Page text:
CKI-009: CKI pipeline plan generation

Knowing the expected output of a CKI pipeline from the beginning


DataWarehouse is turning into the source of truth about CKI pipelines for many of the services that require results data.

With the CKI pipeline generating its own KCIDB data, the data in DataWarehouse is becoming more reliable everyday, but there is one thing that is still missing: knowing when all the builds and tests for a checkout finished, and we can report the results.

Using KCIDB, we can generate a “plan” of expected results beforehand to help us understand the status of the CKI pipeline.



Knowing what things we are expecting from a pipeline will help us improve the overall quality in different ways.

Describe state

Our current implementation of the pipeline-herder monitors the job executions, compares the output to known failures and retries them if needed. This is great for known issues but does not protect us from unknown failures.

With a testing plan we can describe the expected outcome for a given checkout: certain build and test results.

Knowing what the state of the pipeline should be we can evaluate the results and identify missing data due to incomplete runs.

For example, if a given pipeline needs to have build results for architectures A, B and C, and one of them is missing, we can retry the job to achieve the expected plan.

Knowing when it finished

If we know what we are expecting it’s easy to know when a pipeline finished.

At the beginning, all the objects are submitted without a result, and once the builds and tests are updated in DataWarehouse we know what finished and what is still running.


Generating the test plan as early as possible is the best way forward. Knowing what we are expecting from the very beginning can be very beneficial.

Given the current architecture of the pipeline and the tools used, the build architectures can be deducted anywhere thanks to the pipeline variables, but only after kpet is run (setup stage) we have enough information to know all the tests that we are expecting.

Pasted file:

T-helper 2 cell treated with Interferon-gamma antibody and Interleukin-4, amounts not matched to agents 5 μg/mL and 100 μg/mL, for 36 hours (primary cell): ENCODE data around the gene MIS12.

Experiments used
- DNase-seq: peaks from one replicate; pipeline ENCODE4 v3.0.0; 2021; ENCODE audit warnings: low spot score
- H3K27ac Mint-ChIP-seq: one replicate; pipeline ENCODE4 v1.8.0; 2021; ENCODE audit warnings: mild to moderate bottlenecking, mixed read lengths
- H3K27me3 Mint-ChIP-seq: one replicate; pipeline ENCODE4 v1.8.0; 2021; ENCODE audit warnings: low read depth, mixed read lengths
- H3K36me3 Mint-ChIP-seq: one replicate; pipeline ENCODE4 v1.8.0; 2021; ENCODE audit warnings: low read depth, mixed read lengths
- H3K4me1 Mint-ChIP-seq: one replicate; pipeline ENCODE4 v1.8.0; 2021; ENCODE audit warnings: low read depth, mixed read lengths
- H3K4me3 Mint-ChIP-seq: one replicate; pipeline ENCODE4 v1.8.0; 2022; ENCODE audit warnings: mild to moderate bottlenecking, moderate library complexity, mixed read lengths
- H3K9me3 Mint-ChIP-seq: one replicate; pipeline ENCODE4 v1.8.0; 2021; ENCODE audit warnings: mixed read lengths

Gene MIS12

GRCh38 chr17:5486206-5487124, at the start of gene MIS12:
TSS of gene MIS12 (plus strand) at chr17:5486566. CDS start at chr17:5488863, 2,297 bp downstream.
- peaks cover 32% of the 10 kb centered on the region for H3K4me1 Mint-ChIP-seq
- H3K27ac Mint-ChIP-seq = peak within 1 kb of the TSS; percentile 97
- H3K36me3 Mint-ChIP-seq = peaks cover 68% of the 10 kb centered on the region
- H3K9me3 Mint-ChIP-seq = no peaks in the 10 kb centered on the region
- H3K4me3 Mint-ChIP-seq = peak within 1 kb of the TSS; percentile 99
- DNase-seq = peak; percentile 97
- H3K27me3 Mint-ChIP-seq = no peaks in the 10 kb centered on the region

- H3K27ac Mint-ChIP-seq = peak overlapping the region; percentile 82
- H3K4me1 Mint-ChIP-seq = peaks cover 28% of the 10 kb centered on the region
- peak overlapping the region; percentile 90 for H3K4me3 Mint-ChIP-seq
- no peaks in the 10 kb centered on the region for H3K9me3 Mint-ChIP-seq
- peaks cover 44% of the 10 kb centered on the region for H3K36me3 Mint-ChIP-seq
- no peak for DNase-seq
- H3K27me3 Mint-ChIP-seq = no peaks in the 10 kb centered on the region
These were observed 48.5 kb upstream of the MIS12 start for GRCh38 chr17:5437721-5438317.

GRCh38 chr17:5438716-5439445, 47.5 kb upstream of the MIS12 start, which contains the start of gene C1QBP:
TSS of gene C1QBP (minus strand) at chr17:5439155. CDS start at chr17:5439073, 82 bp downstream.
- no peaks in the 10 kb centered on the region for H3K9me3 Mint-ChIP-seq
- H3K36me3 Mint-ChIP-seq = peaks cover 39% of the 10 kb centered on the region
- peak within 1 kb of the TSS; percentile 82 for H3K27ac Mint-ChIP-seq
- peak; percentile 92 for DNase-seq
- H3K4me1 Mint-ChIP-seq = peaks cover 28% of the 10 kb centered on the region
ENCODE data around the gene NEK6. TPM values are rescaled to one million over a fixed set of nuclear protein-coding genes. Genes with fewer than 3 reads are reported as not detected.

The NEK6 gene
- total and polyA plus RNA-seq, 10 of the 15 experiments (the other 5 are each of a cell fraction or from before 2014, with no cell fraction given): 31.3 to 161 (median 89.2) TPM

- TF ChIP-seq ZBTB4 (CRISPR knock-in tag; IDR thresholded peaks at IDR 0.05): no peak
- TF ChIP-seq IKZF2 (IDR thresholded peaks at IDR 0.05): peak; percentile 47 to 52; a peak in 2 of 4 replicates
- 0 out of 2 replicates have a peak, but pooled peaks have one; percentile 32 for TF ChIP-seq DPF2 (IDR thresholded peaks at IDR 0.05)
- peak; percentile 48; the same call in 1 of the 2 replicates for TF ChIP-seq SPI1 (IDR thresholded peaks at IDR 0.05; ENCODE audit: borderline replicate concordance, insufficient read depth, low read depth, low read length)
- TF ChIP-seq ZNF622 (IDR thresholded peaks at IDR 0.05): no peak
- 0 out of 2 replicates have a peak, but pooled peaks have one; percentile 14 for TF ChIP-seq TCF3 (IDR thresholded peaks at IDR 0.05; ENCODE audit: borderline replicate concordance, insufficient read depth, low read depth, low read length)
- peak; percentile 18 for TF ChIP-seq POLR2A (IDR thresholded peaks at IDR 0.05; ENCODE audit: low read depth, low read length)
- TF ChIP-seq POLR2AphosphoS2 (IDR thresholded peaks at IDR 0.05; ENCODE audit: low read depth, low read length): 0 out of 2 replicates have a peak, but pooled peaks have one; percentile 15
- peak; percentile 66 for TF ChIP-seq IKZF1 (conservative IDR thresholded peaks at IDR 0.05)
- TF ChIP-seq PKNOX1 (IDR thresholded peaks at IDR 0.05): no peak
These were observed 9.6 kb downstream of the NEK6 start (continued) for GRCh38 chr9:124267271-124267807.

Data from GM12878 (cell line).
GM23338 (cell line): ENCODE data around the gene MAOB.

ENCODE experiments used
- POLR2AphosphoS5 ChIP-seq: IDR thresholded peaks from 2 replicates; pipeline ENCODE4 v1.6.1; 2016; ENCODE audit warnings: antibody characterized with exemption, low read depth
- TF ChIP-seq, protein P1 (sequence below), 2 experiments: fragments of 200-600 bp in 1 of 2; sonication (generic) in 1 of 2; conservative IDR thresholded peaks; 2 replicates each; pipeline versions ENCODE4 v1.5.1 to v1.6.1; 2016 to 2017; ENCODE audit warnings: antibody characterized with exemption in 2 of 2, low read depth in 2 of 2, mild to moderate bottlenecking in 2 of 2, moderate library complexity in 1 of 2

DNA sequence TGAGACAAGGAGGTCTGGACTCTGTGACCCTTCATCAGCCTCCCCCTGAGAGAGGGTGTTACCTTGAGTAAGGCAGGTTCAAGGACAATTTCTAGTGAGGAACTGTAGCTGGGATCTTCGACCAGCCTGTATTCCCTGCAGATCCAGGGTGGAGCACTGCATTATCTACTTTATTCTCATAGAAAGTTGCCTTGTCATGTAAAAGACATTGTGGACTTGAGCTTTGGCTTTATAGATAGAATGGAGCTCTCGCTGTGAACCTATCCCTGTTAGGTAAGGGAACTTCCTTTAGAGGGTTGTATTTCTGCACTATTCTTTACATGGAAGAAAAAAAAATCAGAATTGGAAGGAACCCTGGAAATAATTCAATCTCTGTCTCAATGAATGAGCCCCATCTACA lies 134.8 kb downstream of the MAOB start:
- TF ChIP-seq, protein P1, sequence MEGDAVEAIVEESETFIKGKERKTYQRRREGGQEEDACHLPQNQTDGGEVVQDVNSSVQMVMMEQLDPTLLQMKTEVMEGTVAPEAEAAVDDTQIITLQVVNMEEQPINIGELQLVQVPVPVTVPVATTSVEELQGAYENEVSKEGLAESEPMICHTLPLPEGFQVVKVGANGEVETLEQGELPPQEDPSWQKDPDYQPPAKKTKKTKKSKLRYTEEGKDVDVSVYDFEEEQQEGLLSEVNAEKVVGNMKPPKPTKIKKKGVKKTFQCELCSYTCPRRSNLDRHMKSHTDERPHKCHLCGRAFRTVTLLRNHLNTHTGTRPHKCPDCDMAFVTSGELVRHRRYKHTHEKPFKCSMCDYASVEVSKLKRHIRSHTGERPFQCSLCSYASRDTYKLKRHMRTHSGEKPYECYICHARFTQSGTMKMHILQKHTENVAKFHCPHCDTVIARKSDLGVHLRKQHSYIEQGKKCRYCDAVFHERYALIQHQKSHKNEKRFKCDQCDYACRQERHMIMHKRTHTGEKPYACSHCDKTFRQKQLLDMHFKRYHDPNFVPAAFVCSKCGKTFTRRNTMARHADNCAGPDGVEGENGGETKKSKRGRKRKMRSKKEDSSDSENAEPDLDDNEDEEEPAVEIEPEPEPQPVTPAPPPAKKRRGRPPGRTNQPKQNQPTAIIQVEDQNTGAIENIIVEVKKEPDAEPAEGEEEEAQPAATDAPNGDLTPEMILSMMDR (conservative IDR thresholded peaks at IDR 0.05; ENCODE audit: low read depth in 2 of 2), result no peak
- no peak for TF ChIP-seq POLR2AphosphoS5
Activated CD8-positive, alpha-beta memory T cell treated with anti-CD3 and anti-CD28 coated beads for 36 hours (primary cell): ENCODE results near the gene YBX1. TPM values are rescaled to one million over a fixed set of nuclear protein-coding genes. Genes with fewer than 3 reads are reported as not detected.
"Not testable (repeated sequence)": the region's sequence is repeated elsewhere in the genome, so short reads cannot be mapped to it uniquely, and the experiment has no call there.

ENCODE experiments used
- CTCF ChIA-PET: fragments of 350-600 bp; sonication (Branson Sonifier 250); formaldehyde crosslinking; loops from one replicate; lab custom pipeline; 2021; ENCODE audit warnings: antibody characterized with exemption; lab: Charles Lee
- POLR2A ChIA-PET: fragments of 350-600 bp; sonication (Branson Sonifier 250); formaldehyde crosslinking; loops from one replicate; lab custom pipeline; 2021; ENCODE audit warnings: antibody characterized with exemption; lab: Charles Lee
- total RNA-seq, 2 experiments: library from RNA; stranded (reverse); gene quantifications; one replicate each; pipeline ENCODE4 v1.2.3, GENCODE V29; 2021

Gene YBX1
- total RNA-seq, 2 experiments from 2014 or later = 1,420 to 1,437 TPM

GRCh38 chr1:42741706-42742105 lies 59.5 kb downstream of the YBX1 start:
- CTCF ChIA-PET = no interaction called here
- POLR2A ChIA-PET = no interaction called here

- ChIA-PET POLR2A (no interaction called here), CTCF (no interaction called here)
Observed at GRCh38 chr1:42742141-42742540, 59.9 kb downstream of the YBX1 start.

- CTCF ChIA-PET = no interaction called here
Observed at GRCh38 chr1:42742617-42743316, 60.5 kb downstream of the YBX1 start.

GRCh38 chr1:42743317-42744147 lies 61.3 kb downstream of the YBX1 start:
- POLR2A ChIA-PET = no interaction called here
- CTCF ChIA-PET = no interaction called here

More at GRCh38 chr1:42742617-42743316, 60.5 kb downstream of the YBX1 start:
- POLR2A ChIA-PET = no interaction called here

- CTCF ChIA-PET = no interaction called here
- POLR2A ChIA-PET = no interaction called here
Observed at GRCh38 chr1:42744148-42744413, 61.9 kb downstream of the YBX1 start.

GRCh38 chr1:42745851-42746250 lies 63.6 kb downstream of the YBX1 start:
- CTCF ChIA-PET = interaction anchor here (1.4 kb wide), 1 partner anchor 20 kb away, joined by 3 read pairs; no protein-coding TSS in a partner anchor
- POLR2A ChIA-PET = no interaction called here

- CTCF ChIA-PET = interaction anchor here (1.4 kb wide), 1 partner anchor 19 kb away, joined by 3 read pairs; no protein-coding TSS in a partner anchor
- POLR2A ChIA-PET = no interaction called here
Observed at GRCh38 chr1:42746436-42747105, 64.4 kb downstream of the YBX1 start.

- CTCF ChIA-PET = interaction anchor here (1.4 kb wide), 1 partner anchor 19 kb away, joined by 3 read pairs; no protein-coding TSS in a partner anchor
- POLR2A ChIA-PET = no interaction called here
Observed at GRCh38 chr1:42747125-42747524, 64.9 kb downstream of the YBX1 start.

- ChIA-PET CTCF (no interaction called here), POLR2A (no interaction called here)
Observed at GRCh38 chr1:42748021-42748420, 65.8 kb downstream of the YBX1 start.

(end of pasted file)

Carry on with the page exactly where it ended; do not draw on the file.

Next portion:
In other words:

  • Merge stage should generate checkout and, if it was valid, the child builds.

  • Setup stage, which is run after the builds succeeded, should generate child tests.

This makes the idea of “plan” a little weaker, but it’s good enough for a first iteration.

The concept of a finished pipeline changes from all objects have results to (checkout invalid) or (all builds have results and any build failed) or (all tests have results).


Reproducible Build IDs

In order to be able to update the KCIDB objects in DataWarehouse, we need to guarantee that the IDs are known and reproducible.

This means that in the merge job we know what ID each build is going to have, and retried jobs should generate the same ids.

To get reproducible build IDs, using a structure similar to redhat:{pipeline_id}_{architecture}(_debug)? is good enough, as we only build each architecture once + debug, which can be appended to the architecture name.

Reproducible Test IDs

For tests it’s not so simple, as some of them are run more than once for each architecture and a {build_id}_{test_path} approach will generate colliding objects.

Unique IDs for tasks inside the recipesets is necessary. These values can be just simple counters, and they don’t need to be reproducible between different kpet calls: as the Beaker XML is generated on the setup stage, future test job retries would run with the same plan and generate the same reproducible ids.

Chained objects after failure

When an object that has child objects fails, it should mark those depending objects as not run.

With the split approach (some objects in the merge stage, others in the setup), we can directly avoid creating child objects if the parent failed.


Reproducible IDs for non reproducible objects

While two consecutive runs of the same build job would generate the same ID, the resulting binaries (and results) might not be the same, as the they’re not reproducible.

This is more obvious on tests, as the same test will probably be executed on different environments each time it is run.

For this reason, valid results (like a failing test because of a certain flakiness or transient failure) is going to be overwritten with the retries, effectively ereasing data about failures from DataWarehouse.